The last two articles discussed tools for conducting conversion research for your website. And we hope by now you have analyzed your website conversion performances, qualitatively and quantitatively. Because in this article, you will be forming hypotheses from the data collected during your conversion research.
What is a hypothesis?
Hypothesis is a scientific term for an assumption or idea proposed to be tested in an experiment. These ideas are usually formed based on some observations. Hypotheses formation is the third stage of the scientific method and has been the foundation for most profound laws in the natural and physical sciences.
This article will apply the same method to formulate theories for improving your website conversion rate. These theories may not always work for your website. They do not become a solution for improving your conversion rate until you’ve confirmed them using the A/B testing.
Parts of hypotheses
In website performance optimization, a strong hypothesis consists of three parts: the change, the effect, and the reason.
The first part is the change you want to make to improve your conversion rate. It’s not a guess but an idea based on insights from your qualitative and quantitative analysis. And to come up with a meaningful change, you need to understand the problem first.
For example, your website has a high bounce rate, and we know that’s a problem based on our metric definition in CR0103. The proposed change could be to add internal links and form chains of related content on your blog that will encourage web visitors to go from one page to the other.
For an ecommerce store, it could be to have a “people who bought this also buy” hyperlink on all your product pages that will take them to another product of the same category or catalog. Also, the change would be to put the hyperlink in the most clicked area gleaned from the Scrollmap so that it’s visible to all visitors.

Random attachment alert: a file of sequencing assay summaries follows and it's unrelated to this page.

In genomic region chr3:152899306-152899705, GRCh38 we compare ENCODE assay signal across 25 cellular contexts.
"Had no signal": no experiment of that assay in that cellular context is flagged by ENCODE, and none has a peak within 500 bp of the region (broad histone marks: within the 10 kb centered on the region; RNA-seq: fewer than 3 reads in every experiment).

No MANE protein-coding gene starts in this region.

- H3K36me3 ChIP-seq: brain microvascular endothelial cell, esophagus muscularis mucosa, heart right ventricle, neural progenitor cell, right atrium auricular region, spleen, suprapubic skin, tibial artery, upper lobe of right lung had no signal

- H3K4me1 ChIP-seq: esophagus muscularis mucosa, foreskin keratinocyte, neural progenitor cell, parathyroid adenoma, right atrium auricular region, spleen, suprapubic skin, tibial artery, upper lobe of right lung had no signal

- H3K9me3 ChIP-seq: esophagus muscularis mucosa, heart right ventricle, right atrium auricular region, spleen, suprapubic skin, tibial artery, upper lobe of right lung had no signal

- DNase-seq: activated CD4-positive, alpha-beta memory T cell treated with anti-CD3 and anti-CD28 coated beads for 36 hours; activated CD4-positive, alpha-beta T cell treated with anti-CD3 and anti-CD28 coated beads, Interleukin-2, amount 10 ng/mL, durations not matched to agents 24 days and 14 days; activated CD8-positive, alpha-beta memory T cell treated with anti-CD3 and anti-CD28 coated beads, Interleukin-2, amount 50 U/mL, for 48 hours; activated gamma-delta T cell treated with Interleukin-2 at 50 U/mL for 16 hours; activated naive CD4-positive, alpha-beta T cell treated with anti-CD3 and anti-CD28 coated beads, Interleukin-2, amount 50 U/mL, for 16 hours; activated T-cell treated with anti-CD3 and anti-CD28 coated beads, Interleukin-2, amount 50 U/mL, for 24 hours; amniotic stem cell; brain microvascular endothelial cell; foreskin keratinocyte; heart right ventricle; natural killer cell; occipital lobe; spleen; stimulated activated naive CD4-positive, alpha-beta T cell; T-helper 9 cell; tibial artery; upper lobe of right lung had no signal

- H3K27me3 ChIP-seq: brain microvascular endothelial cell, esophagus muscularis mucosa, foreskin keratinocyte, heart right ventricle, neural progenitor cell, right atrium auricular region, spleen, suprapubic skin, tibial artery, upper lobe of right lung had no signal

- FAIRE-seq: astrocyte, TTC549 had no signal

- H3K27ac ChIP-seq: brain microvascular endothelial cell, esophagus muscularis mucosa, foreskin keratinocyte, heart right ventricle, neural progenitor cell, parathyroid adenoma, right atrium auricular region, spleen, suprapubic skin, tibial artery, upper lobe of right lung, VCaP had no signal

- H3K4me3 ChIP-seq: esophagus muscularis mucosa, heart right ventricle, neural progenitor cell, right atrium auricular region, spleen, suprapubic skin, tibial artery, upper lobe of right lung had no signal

Therefore, your change for this hypothesis would be “I believe adding internal backlinks to my pages,” and the next part will follow.
What effect do you think your proposed change would bring to your site? This effect should point to a certain conversion metric. For the example above, your effect could be to “reduce the website bounce rate by 10%.”
Another way to understand the effect is to consider it the goal you aim to achieve with the change. And that’s the reason for the “10% decrease” in the example. It will serve as a target by which you grade the effectiveness of the new change.
How do you come up with the target? By referring to the market standard that you measured in the second article of the series. In that exercise, you performed a conversion rate audit, revealing the gap between you and your competitors.
Remember, the goal you set then was to meet up and surpass the market standard. So, your target is to cover the gap. If it’s 10%, let that be the target.
Since we are talking about science, there’s a law that states that for an object to change its direction, an external force must be acting on it. It means nothing happens without reason.
Your reason for the bounce rate example could be, “It will cause people to stay longer on your website and make them check other website pages.”